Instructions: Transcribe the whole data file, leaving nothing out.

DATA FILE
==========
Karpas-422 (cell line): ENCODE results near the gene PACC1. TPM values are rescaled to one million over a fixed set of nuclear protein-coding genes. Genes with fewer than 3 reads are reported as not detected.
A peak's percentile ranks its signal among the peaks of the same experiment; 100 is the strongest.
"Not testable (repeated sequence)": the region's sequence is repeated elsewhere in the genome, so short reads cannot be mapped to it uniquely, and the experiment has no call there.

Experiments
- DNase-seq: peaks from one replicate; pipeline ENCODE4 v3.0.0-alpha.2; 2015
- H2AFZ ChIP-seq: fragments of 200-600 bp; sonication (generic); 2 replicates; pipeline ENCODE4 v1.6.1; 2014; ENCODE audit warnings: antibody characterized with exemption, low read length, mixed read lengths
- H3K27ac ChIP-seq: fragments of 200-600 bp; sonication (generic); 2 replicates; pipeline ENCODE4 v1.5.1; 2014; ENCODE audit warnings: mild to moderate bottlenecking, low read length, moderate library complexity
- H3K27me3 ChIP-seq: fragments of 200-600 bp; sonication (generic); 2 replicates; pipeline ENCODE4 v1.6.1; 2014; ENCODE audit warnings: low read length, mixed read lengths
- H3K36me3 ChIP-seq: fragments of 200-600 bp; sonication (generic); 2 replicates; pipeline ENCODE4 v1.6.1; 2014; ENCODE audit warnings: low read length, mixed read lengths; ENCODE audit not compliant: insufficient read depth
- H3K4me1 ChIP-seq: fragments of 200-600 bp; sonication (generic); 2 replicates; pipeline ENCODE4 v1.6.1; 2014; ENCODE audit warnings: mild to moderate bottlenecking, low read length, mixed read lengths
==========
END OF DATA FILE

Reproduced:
Karpas-422 (cell line): ENCODE results near the gene PACC1. TPM values are rescaled to one million over a fixed set of nuclear protein-coding genes. Genes with fewer than 3 reads are reported as not detected.
A peak's percentile ranks its signal among the peaks of the same experiment; 100 is the strongest.
"Not testable (repeated sequence)": the region's sequence is repeated elsewhere in the genome, so short reads cannot be mapped to it uniquely, and the experiment has no call there.

Experiments
- DNase-seq: peaks from one replicate; pipeline ENCODE4 v3.0.0-alpha.2; 2015
- H2AFZ ChIP-seq: fragments of 200-600 bp; sonication (generic); 2 replicates; pipeline ENCODE4 v1.6.1; 2014; ENCODE audit warnings: antibody characterized with exemption, low read length, mixed read lengths
- H3K27ac ChIP-seq: fragments of 200-600 bp; sonication (generic); 2 replicates; pipeline ENCODE4 v1.5.1; 2014; ENCODE audit warnings: mild to moderate bottlenecking, low read length, moderate library complexity
- H3K27me3 ChIP-seq: fragments of 200-600 bp; sonication (generic); 2 replicates; pipeline ENCODE4 v1.6.1; 2014; ENCODE audit warnings: low read length, mixed read lengths
- H3K36me3 ChIP-seq: fragments of 200-600 bp; sonication (generic); 2 replicates; pipeline ENCODE4 v1.6.1; 2014; ENCODE audit warnings: low read length, mixed read lengths; ENCODE audit not compliant: insufficient read depth
- H3K4me1 ChIP-seq: fragments of 200-600 bp; sonication (generic); 2 replicates; pipeline ENCODE4 v1.6.1; 2014; ENCODE audit warnings: mild to moderate bottlenecking, low read length, mixed read lengths